Next Media Stars: Shahnaz Mawji
This Carat strategist won the hearts of Canadians by reuniting Mattel's Barbie and Ken in the national media spotlight.
Every year, strategy magazine reaches out to the media community to round up the best and brightest young media minds for its Next Media Stars feature. This week, we feature Shahnaz Mawji, communications strategy supervisor with Toronto-based Carat, and the work she did reuniting Barbie and Ken through an integrated media campaign.
Claim to fame
Unlike the creators of Toy Story, Shahnaz Mawji, supervisor, communications strategy, Carat, didn’t use computer animation to bring Barbie and Ken to life, but she managed to get them A-list celeb treatment nonetheless.
When tasked by Mattel to reintroduce Ken by celebrating his 50th birthday last fall, continuing the momentum created back in 2009 when the brand celebrated Barbie’s 50th, Mawji and her team employed a strategy that involved positioning the two iconic toys as real life people.
They accomplished this by continuing the story of Barbie and Ken’s breakup in 2004, chronicling the ways Ken was trying to win her back, all the while leveraging the dolls’ iconic status to establish them in the minds of Canadians as an ‘it’ couple in pop culture.
‘For so many people Barbie and Ken are real,’ says Mawji. ‘All the elements were playing off of that fact and it was about bringing that to life in our media executions so people could get involved in Barbie’s romance with Ken.’
Mawji orchestrated never-done-before content integration executions with eTalk, creating four segments chronicling the breakup, and Ken’s subsequent attempts to win back the affections of his long-time gal pal. The first was a teaser to spark buzz about Ken’s efforts, which aired back in October during Toronto’s Fashion Week. The next status update aired in January, and on Valentine’s Day eTalk ran a segment that announced to the world the couple’s reconciliation.
Mattel has historically put an emphasis on tying Barbie to fashion and has hooked up with fashion magazines before, but for Ken’s 50th, Mawji decided to put a distinctively new spin on it.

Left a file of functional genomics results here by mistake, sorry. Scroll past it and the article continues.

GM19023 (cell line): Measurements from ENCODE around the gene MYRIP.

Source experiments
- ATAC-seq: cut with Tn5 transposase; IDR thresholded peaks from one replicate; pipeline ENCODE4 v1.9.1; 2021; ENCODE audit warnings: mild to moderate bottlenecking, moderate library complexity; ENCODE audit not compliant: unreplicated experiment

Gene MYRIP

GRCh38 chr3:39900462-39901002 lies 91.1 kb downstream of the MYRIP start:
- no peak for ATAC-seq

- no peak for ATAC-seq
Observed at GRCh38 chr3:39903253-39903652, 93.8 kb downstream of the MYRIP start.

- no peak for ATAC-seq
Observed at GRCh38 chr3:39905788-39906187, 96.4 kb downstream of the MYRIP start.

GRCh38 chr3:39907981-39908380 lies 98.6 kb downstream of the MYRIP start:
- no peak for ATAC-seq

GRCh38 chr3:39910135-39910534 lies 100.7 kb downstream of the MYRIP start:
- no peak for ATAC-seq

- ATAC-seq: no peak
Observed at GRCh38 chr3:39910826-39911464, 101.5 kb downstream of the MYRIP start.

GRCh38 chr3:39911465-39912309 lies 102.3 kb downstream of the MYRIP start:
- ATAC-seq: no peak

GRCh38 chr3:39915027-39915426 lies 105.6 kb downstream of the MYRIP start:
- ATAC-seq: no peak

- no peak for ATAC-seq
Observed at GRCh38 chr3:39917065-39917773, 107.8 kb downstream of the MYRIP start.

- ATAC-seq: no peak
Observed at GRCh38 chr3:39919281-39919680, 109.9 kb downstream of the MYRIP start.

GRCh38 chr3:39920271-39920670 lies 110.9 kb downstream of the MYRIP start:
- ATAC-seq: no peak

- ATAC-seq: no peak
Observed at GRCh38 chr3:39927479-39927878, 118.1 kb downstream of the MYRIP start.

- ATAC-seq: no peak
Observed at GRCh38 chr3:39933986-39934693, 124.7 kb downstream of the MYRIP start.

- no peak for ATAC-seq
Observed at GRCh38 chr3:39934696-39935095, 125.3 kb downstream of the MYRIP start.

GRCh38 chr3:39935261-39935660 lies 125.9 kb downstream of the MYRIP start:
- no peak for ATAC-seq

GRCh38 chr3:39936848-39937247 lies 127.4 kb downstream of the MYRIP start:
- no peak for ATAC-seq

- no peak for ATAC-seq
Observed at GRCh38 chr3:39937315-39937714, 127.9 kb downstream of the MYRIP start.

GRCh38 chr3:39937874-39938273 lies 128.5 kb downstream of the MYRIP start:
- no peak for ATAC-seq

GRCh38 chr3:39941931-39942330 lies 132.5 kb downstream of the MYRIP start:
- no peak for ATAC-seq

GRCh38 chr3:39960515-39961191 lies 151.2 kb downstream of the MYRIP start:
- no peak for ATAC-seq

She arranged a piece in Elle that showed the couple sporting Canadian designer duds (featuring looks created especially for the dolls) while visiting notable Canadian destinations – like Fidelity Jeans at the Calgary Stampede and Shan swimwear at Tofino Beach in British Columbia.
‘It was very cool, and what was important to us was to make it relevant for the readers, so it wasn’t just about the dolls at the end of the day, it is about real designers and real trends,’ says Mawji. The effort also included a variety of print ads featuring a celebrity news angle in publications including Metro and Hello magazine. The campaign wrapped up at the end of April, so results were pending at press time.
Another of Mawji’s favourite projects was for Fisher Price’s ‘Best Little Laugh’ promotion. The campaign encouraged mothers to showcase their baby’s laugh by uploading videos of their jovial tots on Fisher-Price.com for the chance to win prizes. Mawji organized a four-page gatefold print ad in Parents Canada that had an embedded sound chip. When readers opened the ad they were treated to the delightful peals of a baby’s laughter. It was the first time that a sound chip had been inserted in a national Canadian magazine, and prompted over 1,000 video uploads.
More on Mawji
Mawji, 27, took advertising at Sheridan College in Oakville, ON., and after graduating in 2005 landed a job at M2 Universal as a media planning assistant. She joined Carat in 2008.
What’s been your favourite cause-related effort?
‘We do a lot with Barbie promoting education. It’s called the ‘I Can Be’ line of Barbie dolls and it’s all about careers. We did an ‘I Can Be’ campaign last year – we rewarded a Registered Education Savings Plan (RESP) – encouraging girls to dream big and to realize their potential. It was really about the message that Barbie is aspirational. We’re actually doing ‘I Can Be’ as an evergreen Barbie division and we’re working on something this year that’s all about female role models, empowerment, encouraging moms, and giving them the tools to help their daughters along their way.’